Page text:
abstractNote = {An amorphous diamond-like carbon film deposited on silicon made at Sandia National Laboratory by pulsed laser deposition was one of several solar wind (SW) collectors used by the Genesis Mission (NASA Discovery Class Mission #5). The film was ~1 μm thick, amorphous, anhydrous, and had a high ratio of sp3–sp2 bonds (>50%). For 27 months of exposure to space at the first We passively irradiated lagrange point, the collectors, with SW (H fluence ~2 × 1016 ions cm-2; He fluence ~8 × 1014 ions cm-2). The radiation damage caused by the implanted H ions peaked at 12–14 nm below the surface of the film and that of He about 20–23 nm. To enable quantitative measurement of the SW fluences by secondary ion mass spectroscopy, minor isotopes of Mg (25Mg and 26Mg) were commercially implanted into flight-spare collectors at 75 keV and a fluence of 1 × 1014 ions cm-2. Furthermore, the shapes of analytical depth profiles, the rate at which the profiles were sputtered by a given beam current, and the intensity of ion yields are used to characterize the structure of the material in small areas (~200 × 200 ± 50 μm). Data were consistent with the hypothesis that minor structural changes in the film were induced by SW exposure.},
doi = {10.1007/s10853-017-1267-3},
journal = {Journal of Materials Science},
number = 19,
volume = 52,
place = {United States},
year = {Wed Jul 05 00:00:00 EDT 2017},
month = {Wed Jul 05 00:00:00 EDT 2017}
}

Journal Article:
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  • The distribution of solar-wind ions in Genesis mission collectors, as determined by depth profiling analysis, constrains the physics of ion solid interactions involving the solar wind. Thus, they provide an experimental basis for revealing ancient solar activities represented by solar-wind implants in natural samples. We measured the first depth profile of ⁴He in a collector; the shallow implantation (peaking at <20 nm) required us to use sputtered neutral mass spectrometry with post-photoionization by a strong field. The solar wind He fluence calculated using depth profiling is ~8.5 x 10¹⁴ cm⁻². The shape of the solar wind ⁴He depth profile ismore » consistent with TRIM simulations using the observed ⁴He velocity distribution during the Genesis mission. It is therefore likely that all solar-wind elements heavier than H are completely intact in this Genesis collector and, consequently, the solar particle energy distributions for each element can be calculated from their depth profiles. Ancient solar activities and space weathering of solar system objects could be quantitatively reproduced by solar particle implantation profiles.« less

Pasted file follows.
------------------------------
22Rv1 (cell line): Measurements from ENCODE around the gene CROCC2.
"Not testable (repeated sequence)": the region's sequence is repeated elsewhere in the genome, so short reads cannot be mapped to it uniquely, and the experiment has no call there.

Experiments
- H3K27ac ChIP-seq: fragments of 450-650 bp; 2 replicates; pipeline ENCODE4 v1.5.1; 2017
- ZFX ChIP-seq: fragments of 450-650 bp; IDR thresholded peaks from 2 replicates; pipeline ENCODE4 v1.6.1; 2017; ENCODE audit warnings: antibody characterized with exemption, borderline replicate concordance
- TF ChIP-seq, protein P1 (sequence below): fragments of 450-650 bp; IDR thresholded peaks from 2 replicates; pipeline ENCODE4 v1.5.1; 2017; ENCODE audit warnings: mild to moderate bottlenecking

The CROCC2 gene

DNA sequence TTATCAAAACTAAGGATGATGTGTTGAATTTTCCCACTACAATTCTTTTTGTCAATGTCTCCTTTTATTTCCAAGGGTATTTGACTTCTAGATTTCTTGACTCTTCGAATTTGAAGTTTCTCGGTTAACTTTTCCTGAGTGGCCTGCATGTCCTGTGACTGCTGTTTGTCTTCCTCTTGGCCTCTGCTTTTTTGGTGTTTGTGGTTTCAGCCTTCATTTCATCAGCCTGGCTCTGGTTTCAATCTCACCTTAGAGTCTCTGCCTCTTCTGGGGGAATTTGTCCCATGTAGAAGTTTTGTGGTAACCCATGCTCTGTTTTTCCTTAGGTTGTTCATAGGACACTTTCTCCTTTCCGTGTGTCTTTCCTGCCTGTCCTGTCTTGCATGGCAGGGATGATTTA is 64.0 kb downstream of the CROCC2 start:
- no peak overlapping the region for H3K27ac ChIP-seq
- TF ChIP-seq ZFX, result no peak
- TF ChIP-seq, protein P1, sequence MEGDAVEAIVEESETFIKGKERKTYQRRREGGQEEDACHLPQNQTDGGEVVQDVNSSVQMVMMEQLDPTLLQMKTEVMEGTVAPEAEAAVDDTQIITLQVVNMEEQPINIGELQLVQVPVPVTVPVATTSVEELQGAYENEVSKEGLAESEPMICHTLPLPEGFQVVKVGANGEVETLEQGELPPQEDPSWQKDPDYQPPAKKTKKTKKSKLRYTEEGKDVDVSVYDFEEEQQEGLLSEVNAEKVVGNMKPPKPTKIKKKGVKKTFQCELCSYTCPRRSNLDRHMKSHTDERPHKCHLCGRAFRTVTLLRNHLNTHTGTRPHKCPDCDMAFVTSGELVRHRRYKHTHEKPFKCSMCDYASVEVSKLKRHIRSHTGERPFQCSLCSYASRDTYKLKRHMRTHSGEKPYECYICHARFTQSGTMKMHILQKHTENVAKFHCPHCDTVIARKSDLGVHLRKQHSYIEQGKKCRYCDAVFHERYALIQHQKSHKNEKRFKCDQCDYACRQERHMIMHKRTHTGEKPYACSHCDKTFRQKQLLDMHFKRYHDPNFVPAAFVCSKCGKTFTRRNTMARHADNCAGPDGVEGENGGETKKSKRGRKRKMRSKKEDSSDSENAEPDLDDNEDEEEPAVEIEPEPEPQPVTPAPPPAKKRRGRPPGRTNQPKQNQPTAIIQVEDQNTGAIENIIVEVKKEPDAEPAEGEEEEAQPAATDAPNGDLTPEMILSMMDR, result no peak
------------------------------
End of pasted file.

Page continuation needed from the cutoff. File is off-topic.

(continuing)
• Hard diamond-like carbon films were deposited on Si(100) substrates using a CH{sub 4} plasma created through electron cyclotron resonance (ECR) heating. The ECR plasma was excited by a Lisitano coil. These films could be deposited with a negative dc bias ({minus}200 V) or a rf-induced negative self-bias ({minus}100 V) on the substrates. The deposition rate of the film was about 2.3 A/s. The deposited films were characterized by Raman spectroscopy and near-edge x-ray absorption fine structure analysis.
  • An investigation of the solid-state microwave synthetic method was performed using AgInSe{sub 2} as a model system. Sample volume, irradiation time and grinding time of reactants were investigated in order to determine the effect that these variables have on the phase purity of the reaction product. In addition, the reaction mechanism was probed by carrying out irradiation experiments using the constituent elements and binary mixtures. AgInSe{sub 2} samples synthesized via solid-state microwave irradiation were compared to a sample that was synthesized via high-temperature solid-state synthesis in a furnace. Powder X-ray diffraction, differential thermal analysis and diffuse reflectance spectroscopy in themore » UV/vis/near IR region were used to characterize all reaction products.« less
  • In the present study, the rf plasma chemical vapor deposition technique is applied to directly deposit a diamond-like carbon (DLC) film onto a zinc sulfide (ZnS) substrate with excellent adhesion. Great attention is paid to the investigation of the correlation between the deposition process parameters and the structure and properties of DLC film, and of the optical spectrum characteristic of DLC films appropriate to protect IR window materials. The experimental results show that the refractive index, microhardness, and growth rate of DLC films increase with increasing dc bias voltage. The IR transmittance of the ZnS substrate with DLC film hasmore » been increased to some extent between 3 and 12 [mu]m.« less